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To take an example: in the second part of his career Proudhon’s thinking took aconservative turn. His verbose and monumental
De la Justice dans la Revolution et dansl’Eglise
(1858) was mainly concerned with the problem of religion and its conclusion wasfar from libertarian. In the end, in spite of passionate anti-clericalism, he accepted all thecategories of Catholicism, subject to his own interpretations, proclaimed that theinstruction and moral training of the people would benefit from the preservation of Christian symbolism, and in his final words seemed almost ready to say a prayer. Respectfor his memory inhibits all but a passing reference to his “salute to war,” his diatribesagainst women, or his fits of racism.The opposite happened to Bakunin. His wild early career as a revolutionary conspirator was unconnected with anarchism. He embraced libertarian ideas only in 1864 after thefailure of the Polish insurrection in which he played a part. His earlier writings have noplace in an anarchist anthology. As for Kropotkin, his purely scientific work, for which heis today celebrated in the U.S.S.R. as a shining light in the study of national geography, hasno more connection with anarchism than had his pro-war attitude during the First World War.In place of a historical and chronological sequence an unusual method has been adoptedin this book: the reader will be presented in turn with the main constructive themes of anarchism, and not with personalities. I have intentionally omitted only elements, whichare not specifically libertarian, such as the critique of capitalism, atheism, anti-militarism,free love, etc. Rather than give secondhand and therefore faded paraphrases unsupportedby evidence, I have allowed quotations to speak directly as far as possible. This gives thereader access to the ideas of the masters in their warm and living form, as they wereoriginally penned.Secondly, the doctrine is examined from a different angle: it is shown in the great periods when it was put to the test by events - the Russian Revolution of 1917, Italy after 1918, theSpanish Revolution of 1936. The final chapter treats what is undoubtedly the most originalcreation of anarchism: workers’ self-management as it has been developed in the grip of contemporary reality, in Yugoslavia and Algeria - and soon, perhaps, who knows, in theU.S.S.R.Throughout this little book the reader will see two conceptions of socialism contrasted andsometimes related to one another, one authoritarian, the other libertarian. By the end of the analysis it is hoped that the reader will be led to ask himself which is the conception of the future.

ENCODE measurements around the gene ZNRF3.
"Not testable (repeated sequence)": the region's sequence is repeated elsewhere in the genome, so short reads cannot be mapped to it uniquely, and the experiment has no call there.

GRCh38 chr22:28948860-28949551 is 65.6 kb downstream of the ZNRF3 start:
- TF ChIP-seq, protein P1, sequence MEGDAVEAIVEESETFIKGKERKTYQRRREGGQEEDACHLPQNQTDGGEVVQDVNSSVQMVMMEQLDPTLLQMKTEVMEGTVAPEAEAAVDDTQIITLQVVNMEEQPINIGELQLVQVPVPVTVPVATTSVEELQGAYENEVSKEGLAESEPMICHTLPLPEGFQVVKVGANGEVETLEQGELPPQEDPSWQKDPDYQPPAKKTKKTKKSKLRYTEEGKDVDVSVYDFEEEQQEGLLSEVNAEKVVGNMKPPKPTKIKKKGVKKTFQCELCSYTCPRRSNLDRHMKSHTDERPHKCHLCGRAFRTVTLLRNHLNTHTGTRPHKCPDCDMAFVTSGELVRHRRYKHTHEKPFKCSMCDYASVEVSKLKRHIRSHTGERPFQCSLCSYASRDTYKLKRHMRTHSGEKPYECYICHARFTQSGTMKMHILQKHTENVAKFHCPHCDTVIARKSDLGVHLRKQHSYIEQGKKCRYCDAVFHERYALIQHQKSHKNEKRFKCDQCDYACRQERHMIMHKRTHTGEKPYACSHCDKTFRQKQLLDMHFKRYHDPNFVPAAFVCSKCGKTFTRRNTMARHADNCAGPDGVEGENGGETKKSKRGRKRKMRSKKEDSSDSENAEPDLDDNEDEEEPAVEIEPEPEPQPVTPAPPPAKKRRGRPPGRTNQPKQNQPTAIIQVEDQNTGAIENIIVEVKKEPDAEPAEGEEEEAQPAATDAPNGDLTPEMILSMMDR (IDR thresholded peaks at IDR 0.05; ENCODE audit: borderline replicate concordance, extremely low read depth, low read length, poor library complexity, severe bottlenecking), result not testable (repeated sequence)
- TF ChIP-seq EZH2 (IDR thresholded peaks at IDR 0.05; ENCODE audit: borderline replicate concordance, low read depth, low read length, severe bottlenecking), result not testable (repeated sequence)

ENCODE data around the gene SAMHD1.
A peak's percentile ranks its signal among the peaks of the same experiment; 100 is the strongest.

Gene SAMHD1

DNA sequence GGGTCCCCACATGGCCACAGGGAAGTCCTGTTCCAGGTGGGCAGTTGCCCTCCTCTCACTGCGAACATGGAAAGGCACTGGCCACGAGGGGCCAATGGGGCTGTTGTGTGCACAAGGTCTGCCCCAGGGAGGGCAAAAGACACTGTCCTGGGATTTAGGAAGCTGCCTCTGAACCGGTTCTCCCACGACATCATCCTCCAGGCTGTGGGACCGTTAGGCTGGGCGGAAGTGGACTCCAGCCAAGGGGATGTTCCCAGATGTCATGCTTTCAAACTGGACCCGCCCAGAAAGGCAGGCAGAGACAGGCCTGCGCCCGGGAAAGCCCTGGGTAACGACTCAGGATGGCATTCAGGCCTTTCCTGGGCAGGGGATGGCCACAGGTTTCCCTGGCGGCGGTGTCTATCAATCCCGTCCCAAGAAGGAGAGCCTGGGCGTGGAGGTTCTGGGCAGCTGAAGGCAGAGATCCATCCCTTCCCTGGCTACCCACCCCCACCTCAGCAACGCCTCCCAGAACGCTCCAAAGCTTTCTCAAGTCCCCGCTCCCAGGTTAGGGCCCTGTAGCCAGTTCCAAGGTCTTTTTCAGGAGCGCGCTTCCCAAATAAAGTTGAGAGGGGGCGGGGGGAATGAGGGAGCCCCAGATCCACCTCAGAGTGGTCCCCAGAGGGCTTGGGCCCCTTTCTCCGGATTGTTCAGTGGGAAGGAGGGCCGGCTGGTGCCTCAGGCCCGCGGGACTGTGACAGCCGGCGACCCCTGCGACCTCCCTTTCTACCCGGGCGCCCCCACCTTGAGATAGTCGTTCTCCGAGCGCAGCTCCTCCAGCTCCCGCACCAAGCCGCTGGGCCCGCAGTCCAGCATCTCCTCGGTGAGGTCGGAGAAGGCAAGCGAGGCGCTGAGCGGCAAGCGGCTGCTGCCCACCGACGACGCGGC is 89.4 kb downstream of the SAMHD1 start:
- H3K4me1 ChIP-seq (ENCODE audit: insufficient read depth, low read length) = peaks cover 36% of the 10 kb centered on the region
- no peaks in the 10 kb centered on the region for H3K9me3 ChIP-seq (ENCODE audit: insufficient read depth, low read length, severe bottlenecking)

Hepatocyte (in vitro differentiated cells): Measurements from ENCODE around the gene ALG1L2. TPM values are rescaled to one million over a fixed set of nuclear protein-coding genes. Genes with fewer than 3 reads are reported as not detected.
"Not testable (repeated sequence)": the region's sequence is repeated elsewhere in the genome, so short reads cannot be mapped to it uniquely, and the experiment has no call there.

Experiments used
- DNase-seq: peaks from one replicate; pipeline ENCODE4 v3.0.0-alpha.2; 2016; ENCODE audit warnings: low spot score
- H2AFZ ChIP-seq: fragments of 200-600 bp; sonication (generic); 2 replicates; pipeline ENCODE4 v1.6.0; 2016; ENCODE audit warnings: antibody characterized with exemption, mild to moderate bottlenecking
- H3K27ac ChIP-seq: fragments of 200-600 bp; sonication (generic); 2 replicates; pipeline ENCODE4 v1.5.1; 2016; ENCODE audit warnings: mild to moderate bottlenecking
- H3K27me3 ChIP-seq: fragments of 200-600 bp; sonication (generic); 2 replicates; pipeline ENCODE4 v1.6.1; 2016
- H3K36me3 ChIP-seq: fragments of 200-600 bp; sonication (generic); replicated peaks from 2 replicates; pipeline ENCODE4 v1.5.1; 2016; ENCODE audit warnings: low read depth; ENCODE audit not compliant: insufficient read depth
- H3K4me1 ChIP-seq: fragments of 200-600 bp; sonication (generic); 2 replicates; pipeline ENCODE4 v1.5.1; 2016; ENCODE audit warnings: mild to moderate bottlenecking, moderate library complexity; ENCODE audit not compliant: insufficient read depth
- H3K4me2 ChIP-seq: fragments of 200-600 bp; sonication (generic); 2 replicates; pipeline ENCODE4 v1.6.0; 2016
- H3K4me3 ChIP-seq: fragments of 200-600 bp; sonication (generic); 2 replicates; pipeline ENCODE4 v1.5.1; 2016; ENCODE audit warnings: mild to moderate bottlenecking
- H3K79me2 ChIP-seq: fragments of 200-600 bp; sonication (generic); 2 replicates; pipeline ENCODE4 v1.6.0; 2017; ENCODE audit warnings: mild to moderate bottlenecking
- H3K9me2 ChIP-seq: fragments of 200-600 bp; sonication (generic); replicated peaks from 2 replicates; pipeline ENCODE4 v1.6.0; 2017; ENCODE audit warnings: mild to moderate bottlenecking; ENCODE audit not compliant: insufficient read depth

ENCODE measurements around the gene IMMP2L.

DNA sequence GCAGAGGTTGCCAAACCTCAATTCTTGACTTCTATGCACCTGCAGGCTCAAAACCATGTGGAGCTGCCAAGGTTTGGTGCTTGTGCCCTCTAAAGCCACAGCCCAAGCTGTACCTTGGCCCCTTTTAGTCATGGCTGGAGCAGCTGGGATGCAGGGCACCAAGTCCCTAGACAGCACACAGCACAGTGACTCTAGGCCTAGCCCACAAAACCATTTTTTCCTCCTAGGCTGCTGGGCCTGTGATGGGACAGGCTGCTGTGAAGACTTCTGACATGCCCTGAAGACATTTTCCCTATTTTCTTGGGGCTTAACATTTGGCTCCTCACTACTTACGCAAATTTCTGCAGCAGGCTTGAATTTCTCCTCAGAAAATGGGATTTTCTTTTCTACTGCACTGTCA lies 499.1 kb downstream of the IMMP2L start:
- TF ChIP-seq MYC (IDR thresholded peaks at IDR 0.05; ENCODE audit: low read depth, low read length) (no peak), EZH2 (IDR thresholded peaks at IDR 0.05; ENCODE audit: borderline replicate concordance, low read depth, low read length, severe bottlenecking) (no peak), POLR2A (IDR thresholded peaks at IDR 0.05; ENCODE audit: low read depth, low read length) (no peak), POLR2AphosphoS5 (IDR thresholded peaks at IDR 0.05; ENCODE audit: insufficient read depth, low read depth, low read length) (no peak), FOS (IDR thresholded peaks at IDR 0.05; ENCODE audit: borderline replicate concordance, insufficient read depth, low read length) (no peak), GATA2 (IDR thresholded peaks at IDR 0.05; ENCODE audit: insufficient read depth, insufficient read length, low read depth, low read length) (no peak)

1. The Basic Ideas of Anarchism A MATTER OF WORDS
The word anarchy is as old as the world. It is derived from two ancient Greek words,
(arkhe), and means something like the absence of authority or government.